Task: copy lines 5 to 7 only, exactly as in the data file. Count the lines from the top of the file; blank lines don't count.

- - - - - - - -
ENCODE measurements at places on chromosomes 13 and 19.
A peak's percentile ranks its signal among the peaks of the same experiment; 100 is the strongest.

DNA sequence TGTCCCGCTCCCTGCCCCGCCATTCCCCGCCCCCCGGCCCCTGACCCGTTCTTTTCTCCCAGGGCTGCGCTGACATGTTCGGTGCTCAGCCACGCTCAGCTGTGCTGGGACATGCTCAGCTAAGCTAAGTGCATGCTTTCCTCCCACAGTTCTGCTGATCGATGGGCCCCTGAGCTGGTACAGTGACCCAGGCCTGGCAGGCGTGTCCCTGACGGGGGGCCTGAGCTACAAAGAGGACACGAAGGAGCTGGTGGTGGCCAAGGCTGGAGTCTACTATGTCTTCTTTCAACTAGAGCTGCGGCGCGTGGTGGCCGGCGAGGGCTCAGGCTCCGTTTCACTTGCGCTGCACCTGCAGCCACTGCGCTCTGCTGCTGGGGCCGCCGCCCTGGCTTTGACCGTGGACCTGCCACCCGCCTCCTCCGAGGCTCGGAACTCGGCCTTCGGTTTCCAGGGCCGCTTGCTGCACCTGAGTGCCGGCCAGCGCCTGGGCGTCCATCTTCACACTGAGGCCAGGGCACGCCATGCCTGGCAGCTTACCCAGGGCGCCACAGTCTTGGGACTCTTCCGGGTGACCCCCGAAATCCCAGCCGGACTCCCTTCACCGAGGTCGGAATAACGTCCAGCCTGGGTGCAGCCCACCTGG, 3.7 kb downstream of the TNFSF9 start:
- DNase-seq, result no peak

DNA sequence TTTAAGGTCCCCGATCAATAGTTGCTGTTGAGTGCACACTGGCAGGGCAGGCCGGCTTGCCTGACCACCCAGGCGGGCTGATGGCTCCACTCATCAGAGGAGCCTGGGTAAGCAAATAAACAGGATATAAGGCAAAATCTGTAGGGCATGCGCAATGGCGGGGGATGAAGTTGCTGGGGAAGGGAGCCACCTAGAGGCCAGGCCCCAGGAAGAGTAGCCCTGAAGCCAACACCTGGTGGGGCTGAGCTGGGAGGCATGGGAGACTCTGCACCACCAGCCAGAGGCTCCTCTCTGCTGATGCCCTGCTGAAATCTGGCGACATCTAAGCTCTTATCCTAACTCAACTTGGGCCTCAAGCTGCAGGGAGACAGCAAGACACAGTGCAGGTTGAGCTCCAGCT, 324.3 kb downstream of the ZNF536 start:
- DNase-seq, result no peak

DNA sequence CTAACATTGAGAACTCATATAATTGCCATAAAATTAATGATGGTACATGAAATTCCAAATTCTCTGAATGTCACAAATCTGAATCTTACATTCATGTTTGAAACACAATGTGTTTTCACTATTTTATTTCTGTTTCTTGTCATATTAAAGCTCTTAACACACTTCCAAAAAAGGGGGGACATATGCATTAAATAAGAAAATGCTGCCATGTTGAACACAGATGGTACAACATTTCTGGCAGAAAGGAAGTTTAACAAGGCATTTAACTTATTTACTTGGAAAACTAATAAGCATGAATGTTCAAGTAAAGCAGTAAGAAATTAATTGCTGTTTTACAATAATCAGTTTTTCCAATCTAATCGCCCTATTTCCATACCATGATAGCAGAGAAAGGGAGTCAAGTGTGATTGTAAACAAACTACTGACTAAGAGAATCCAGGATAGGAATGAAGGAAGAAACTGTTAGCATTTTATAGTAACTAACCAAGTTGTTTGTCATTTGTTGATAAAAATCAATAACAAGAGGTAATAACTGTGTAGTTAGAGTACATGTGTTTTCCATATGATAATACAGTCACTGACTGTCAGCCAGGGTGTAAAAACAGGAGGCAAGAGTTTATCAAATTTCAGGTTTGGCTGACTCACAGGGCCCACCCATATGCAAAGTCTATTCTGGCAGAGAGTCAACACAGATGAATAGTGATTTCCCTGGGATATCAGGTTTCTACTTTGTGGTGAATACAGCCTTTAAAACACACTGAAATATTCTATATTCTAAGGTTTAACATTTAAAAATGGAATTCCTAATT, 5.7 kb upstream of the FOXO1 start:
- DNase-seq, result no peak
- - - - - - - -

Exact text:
DNA sequence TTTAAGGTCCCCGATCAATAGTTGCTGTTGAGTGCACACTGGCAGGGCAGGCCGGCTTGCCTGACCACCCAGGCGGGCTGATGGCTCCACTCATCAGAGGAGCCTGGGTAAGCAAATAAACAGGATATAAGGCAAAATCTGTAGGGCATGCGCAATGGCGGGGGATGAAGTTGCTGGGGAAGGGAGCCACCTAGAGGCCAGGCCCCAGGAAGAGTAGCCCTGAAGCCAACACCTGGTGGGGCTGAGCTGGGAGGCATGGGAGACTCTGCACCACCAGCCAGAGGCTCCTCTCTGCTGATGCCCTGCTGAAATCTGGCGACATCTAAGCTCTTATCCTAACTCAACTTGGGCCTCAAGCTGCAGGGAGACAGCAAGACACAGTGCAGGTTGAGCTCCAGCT, 324.3 kb downstream of the ZNF536 start:
- DNase-seq, result no peak

DNA sequence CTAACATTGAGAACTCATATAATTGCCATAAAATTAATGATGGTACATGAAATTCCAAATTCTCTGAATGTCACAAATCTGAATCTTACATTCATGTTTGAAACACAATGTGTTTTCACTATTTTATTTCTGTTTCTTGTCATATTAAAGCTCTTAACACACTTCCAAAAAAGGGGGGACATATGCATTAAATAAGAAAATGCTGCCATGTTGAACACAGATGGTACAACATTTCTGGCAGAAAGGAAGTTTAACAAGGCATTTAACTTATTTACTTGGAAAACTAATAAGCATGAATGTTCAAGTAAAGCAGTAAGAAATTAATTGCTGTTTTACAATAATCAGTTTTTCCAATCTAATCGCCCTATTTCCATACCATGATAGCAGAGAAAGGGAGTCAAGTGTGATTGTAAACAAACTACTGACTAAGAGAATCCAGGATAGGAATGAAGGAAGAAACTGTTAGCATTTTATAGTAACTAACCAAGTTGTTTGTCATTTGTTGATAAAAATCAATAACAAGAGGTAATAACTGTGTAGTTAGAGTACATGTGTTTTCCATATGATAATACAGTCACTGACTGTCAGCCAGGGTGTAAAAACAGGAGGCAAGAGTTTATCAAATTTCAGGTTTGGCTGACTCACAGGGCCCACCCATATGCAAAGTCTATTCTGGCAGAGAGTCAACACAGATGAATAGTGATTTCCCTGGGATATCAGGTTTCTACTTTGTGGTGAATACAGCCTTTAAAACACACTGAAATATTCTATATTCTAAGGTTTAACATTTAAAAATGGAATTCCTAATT, 5.7 kb upstream of the FOXO1 start: